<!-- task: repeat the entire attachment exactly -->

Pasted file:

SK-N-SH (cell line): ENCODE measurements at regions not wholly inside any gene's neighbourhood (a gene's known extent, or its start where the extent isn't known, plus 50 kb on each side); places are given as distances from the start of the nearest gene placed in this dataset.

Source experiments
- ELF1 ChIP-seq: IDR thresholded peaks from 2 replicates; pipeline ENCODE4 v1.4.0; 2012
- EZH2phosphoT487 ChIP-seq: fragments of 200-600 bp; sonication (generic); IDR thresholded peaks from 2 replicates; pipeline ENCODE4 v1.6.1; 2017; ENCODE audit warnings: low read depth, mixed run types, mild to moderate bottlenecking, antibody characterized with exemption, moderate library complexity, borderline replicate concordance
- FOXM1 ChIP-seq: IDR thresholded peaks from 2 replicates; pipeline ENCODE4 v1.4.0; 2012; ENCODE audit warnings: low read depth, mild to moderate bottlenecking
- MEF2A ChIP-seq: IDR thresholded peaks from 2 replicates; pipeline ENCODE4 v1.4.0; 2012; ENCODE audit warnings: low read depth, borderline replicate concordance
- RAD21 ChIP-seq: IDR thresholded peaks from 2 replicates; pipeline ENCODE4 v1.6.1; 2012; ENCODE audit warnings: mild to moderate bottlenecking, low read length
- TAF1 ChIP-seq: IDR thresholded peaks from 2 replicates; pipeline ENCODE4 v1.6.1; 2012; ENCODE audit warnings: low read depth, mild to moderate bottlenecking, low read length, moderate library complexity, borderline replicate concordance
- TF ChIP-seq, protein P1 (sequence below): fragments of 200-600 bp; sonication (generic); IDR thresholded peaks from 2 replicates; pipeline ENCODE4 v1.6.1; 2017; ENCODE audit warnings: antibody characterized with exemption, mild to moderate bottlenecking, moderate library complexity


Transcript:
SK-N-SH (cell line): ENCODE measurements at regions not wholly inside any gene's neighbourhood (a gene's known extent, or its start where the extent isn't known, plus 50 kb on each side); places are given as distances from the start of the nearest gene placed in this dataset.

Source experiments
- ELF1 ChIP-seq: IDR thresholded peaks from 2 replicates; pipeline ENCODE4 v1.4.0; 2012
- EZH2phosphoT487 ChIP-seq: fragments of 200-600 bp; sonication (generic); IDR thresholded peaks from 2 replicates; pipeline ENCODE4 v1.6.1; 2017; ENCODE audit warnings: low read depth, mixed run types, mild to moderate bottlenecking, antibody characterized with exemption, moderate library complexity, borderline replicate concordance
- FOXM1 ChIP-seq: IDR thresholded peaks from 2 replicates; pipeline ENCODE4 v1.4.0; 2012; ENCODE audit warnings: low read depth, mild to moderate bottlenecking
- MEF2A ChIP-seq: IDR thresholded peaks from 2 replicates; pipeline ENCODE4 v1.4.0; 2012; ENCODE audit warnings: low read depth, borderline replicate concordance
- RAD21 ChIP-seq: IDR thresholded peaks from 2 replicates; pipeline ENCODE4 v1.6.1; 2012; ENCODE audit warnings: mild to moderate bottlenecking, low read length
- TAF1 ChIP-seq: IDR thresholded peaks from 2 replicates; pipeline ENCODE4 v1.6.1; 2012; ENCODE audit warnings: low read depth, mild to moderate bottlenecking, low read length, moderate library complexity, borderline replicate concordance
- TF ChIP-seq, protein P1 (sequence below): fragments of 200-600 bp; sonication (generic); IDR thresholded peaks from 2 replicates; pipeline ENCODE4 v1.6.1; 2017; ENCODE audit warnings: antibody characterized with exemption, mild to moderate bottlenecking, moderate library complexity